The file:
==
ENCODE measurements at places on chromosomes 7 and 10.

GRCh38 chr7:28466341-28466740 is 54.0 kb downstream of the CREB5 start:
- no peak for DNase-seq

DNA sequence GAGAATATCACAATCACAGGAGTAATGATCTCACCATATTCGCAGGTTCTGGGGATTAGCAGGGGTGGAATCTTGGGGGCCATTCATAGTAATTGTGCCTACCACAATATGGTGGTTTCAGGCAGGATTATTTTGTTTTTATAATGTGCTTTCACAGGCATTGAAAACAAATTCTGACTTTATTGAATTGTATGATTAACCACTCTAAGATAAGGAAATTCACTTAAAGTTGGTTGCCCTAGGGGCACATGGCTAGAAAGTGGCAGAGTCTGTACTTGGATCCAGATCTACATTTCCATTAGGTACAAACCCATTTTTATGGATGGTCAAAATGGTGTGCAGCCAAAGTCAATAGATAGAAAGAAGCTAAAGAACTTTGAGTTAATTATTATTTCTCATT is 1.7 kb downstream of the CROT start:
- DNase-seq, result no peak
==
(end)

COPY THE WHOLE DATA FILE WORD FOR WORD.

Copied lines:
ENCODE measurements at places on chromosomes 7 and 10.

GRCh38 chr7:28466341-28466740 is 54.0 kb downstream of the CREB5 start:
- no peak for DNase-seq

DNA sequence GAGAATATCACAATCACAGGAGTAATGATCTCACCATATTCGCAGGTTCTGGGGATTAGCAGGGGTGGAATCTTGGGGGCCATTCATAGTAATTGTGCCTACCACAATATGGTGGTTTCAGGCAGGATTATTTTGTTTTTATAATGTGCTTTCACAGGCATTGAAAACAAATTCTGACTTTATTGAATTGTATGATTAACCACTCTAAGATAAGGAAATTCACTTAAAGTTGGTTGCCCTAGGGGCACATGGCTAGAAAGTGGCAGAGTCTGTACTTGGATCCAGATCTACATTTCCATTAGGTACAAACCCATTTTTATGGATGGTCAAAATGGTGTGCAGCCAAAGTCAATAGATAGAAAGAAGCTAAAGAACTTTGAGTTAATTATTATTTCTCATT is 1.7 kb downstream of the CROT start:
- DNase-seq, result no peak